I bought myself a mountain bike.  I've been wanting to buy a bike for a few years now, but haven't done it for one reason or another.  This is actually my first brand new bike.  Growing up we didn't have a lot of money so my bikes were hand me downs and/or cobbled together with various bike parts and usually shared with my sisters and me.  So it's pretty cool for me to have my very own brand new shiny bike!  Unfortunately, I've only been able to ride it once as our outdoor temperatures have been pretty miserable, but winter will end eventually, and when it does, I'm fortunate to live in an area with plenty of bike trails! 

Finally, we bought a new car.  This was a semi-planned purchase, meaning that we planned to buy a new car, just not until Spring.  Hubs knew exactly what he wanted (and hubs isn't the sort of guy who compromises when it comes to cars) so we knew it would be a bit of a process and we were willing to take our time and get what we wanted as opposed to settling or paying too much.  We'd been casually looking for a few months, with the attitude that if something popped up that was interesting to us, we'd go and look at it, and buy if it met our criteria.  Well, as it turns out, year-end deals on cars are quite good, and we were able to get the exact car he wanted but at a higher trim level and for less money than we expected to pay.  What was striking to us, however, is how different the process of buying a car was this time as opposed to the last time we did it.  The last time we had an eye to the future, meaning that we bought a car assuming that children were in our future and we were careful to make sure that there was adequate space for car seats and growing children and such.  This time, beyond casually observing that the car did indeed have a back seat, we didn't pay any attention to that feature.  It was also interesting that the last time we bought a car the salesman was keen to mention all of the features of the car that would be good for "families" whereas this time, there was not a single mention of children.  Anyway, it's a fun car and it's fun to drive.  And it's definitely not a car we could have even considered if we had a couple of kids running around.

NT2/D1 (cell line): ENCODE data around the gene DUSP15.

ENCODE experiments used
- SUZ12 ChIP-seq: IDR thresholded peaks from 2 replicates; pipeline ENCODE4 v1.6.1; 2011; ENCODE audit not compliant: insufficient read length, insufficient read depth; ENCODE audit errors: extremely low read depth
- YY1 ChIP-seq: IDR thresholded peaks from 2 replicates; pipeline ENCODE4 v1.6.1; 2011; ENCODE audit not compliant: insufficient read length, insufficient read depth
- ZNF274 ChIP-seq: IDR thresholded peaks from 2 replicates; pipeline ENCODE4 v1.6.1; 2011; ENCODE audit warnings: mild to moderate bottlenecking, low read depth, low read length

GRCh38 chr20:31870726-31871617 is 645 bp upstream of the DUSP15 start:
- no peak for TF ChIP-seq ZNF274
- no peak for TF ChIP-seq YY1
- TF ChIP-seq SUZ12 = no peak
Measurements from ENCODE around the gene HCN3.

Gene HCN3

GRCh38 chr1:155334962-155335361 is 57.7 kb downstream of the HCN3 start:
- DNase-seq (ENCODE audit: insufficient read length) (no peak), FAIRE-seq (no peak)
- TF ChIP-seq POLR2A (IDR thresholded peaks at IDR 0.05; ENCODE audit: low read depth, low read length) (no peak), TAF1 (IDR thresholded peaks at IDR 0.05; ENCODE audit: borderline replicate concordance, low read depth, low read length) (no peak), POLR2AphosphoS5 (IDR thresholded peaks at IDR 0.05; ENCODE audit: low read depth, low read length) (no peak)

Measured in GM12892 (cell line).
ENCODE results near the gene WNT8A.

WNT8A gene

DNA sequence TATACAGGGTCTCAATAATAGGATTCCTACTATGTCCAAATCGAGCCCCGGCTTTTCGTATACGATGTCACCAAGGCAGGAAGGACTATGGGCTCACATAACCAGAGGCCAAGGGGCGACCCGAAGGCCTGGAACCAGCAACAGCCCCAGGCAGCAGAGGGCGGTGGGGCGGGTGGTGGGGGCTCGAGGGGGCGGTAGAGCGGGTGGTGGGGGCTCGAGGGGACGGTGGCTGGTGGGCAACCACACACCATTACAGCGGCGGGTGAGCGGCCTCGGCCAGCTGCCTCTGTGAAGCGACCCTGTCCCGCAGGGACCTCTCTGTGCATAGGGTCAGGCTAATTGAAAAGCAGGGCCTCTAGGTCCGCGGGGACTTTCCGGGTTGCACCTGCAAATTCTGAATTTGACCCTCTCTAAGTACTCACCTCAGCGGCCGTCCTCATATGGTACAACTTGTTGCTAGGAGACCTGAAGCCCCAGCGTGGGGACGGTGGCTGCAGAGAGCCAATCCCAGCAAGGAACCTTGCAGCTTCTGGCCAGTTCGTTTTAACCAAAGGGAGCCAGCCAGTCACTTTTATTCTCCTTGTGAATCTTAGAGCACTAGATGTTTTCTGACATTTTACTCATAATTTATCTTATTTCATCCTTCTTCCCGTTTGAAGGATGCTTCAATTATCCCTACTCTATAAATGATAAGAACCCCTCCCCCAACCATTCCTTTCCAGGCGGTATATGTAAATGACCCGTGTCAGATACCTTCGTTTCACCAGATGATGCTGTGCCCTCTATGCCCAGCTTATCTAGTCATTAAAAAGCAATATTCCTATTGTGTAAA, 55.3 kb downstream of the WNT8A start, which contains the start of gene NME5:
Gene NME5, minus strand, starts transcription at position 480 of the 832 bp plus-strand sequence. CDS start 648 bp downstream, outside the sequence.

The time off was perfect.  And for the first Christmas season, since we put an end to our family building efforts, it wasn't a miserable season that I slogged through while wishing my life was different than it is, rather it was quiet and warm and perfect.  Instead of focusing on what we don't have, we were able to enjoy what we do have.